a couple of the later songs in Bob's set. She had been on her feet,
happily dancing for most of the show, so we didn't sympathize with
her. But that's how it goes at concerts these days. All in all, it
was a wonderful evening and I look forward to my next Dylan adventure.
Review by Daniel Chester
Rainy Day: realize it's a warm-up and yet of all the possibilities...short
Ramona: what a treat..."Your cracked country lips I still wish to
kiss"...the start of a great singing night that really pulls the lyrics into the
focus they deserve.
Things Have Changed: and the band showed up as well making this oft-tired
tune move nicely.
Tangled: energetic warhorse with some stellar harp that somehow captured,
and helped create, the evening's atmosphere (no mere party trick).
Beyond Here: first guitar tune of the evening, well-driven (didn't it used
to include trumpet?).
Mississippi: another fun one..."Things should start getting interestin'
right about now".
Hollis: think the guy has a few gems in that there gem-bag?..."Way out in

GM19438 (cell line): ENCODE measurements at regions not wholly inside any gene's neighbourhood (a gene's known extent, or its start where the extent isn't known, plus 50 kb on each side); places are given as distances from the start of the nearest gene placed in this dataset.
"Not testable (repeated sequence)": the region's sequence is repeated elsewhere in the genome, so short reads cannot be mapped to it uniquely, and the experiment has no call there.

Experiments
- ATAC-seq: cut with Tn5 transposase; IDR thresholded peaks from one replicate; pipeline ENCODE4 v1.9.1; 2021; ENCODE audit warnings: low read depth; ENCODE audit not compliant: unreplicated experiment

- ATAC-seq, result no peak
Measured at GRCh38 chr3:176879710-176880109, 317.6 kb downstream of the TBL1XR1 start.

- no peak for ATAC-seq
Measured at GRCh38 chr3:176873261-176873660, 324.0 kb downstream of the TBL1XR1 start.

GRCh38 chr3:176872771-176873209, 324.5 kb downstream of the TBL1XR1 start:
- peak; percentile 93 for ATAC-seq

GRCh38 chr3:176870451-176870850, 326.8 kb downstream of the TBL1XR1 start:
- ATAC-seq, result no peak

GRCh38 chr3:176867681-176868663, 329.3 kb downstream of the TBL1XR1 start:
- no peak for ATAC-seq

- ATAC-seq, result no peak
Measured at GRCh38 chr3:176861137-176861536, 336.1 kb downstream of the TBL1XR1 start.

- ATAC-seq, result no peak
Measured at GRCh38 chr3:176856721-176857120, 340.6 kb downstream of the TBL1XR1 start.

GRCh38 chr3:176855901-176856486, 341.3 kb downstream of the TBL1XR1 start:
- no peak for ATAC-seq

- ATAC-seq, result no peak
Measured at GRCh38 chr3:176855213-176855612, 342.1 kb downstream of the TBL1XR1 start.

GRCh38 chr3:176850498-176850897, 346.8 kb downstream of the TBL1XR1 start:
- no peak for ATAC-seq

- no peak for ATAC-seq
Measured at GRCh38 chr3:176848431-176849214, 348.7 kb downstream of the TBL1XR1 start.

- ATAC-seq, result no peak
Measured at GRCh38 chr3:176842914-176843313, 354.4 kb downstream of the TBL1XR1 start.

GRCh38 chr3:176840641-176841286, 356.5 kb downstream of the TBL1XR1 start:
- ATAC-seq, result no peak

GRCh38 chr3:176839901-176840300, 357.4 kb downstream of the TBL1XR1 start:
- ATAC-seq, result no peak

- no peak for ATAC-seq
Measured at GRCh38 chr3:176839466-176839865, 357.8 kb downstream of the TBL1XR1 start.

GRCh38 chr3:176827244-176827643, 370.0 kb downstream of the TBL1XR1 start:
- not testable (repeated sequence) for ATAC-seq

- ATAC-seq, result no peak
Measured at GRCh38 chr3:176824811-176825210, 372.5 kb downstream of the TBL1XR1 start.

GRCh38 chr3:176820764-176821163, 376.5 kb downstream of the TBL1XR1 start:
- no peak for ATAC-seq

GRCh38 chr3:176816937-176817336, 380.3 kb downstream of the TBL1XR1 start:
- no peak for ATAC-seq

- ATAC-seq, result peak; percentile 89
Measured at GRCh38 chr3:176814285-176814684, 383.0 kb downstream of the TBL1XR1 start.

the wilderness a cold coyote calls".
Levee: big fun, especially the Bill Basie organ blasts, think this was where his
left leg was spontaneously kickin' out to the side.
Hattie Carroll: you know you're in the right time and space when you hear
"William Zanzinger..."...poignantly delivered.
Highway 61: not on fire yet not without life...kept things going.
Simple Twist: the other guitar song...one of the true masterpieces in the
aural museum he's created...threw in a new-to-me verse...thank you.
Thunder: man, the last few times experienced this thing has
thundered..."Gonna forget about myself for awhile, gonna go out and see what
Thin Man: not bad (loved him wringing out "tax deductable charity
organizations")...so many other possibilities for this slot...good keyboard
tune...crowd really dug.
Like a: one of the better versions...things still mighty crisp.
Watchtower: good energy and focus right up until the end.
All 'n' all, cool little outdoor venue tucked into a riverbend with a very
relaxed crowd and staff. Band had a James Brown-type vibe with the matching